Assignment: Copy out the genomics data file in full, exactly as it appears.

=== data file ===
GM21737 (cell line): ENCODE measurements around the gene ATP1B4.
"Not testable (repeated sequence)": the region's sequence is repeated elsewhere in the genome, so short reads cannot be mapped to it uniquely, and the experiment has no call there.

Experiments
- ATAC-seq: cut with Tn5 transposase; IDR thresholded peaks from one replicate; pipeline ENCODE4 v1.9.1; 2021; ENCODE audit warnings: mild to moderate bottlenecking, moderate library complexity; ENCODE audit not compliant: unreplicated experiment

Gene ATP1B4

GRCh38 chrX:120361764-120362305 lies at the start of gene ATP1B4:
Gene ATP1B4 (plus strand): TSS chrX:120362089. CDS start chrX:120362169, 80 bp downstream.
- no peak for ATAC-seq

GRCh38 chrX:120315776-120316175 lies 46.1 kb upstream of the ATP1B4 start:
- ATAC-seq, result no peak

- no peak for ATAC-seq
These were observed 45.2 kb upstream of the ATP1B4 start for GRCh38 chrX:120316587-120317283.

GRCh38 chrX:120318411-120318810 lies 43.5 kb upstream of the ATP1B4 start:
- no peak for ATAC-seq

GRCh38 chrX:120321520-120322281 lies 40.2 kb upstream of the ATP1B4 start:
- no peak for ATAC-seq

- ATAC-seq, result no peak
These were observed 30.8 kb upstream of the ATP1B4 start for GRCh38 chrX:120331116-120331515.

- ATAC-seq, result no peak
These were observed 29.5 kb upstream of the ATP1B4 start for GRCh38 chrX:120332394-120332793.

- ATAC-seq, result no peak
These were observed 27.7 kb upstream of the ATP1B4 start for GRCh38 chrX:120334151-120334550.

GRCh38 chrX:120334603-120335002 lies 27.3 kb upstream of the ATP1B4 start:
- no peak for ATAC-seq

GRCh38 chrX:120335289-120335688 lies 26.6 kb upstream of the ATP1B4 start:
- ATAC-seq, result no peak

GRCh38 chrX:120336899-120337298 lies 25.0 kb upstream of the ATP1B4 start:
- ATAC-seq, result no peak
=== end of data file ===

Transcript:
GM21737 (cell line): ENCODE measurements around the gene ATP1B4.
"Not testable (repeated sequence)": the region's sequence is repeated elsewhere in the genome, so short reads cannot be mapped to it uniquely, and the experiment has no call there.

Experiments
- ATAC-seq: cut with Tn5 transposase; IDR thresholded peaks from one replicate; pipeline ENCODE4 v1.9.1; 2021; ENCODE audit warnings: mild to moderate bottlenecking, moderate library complexity; ENCODE audit not compliant: unreplicated experiment

Gene ATP1B4

GRCh38 chrX:120361764-120362305 lies at the start of gene ATP1B4:
Gene ATP1B4 (plus strand): TSS chrX:120362089. CDS start chrX:120362169, 80 bp downstream.
- no peak for ATAC-seq

GRCh38 chrX:120315776-120316175 lies 46.1 kb upstream of the ATP1B4 start:
- ATAC-seq, result no peak

- no peak for ATAC-seq
These were observed 45.2 kb upstream of the ATP1B4 start for GRCh38 chrX:120316587-120317283.

GRCh38 chrX:120318411-120318810 lies 43.5 kb upstream of the ATP1B4 start:
- no peak for ATAC-seq

GRCh38 chrX:120321520-120322281 lies 40.2 kb upstream of the ATP1B4 start:
- no peak for ATAC-seq

- ATAC-seq, result no peak
These were observed 30.8 kb upstream of the ATP1B4 start for GRCh38 chrX:120331116-120331515.

- ATAC-seq, result no peak
These were observed 29.5 kb upstream of the ATP1B4 start for GRCh38 chrX:120332394-120332793.

- ATAC-seq, result no peak
These were observed 27.7 kb upstream of the ATP1B4 start for GRCh38 chrX:120334151-120334550.

GRCh38 chrX:120334603-120335002 lies 27.3 kb upstream of the ATP1B4 start:
- no peak for ATAC-seq

GRCh38 chrX:120335289-120335688 lies 26.6 kb upstream of the ATP1B4 start:
- ATAC-seq, result no peak

GRCh38 chrX:120336899-120337298 lies 25.0 kb upstream of the ATP1B4 start:
- ATAC-seq, result no peak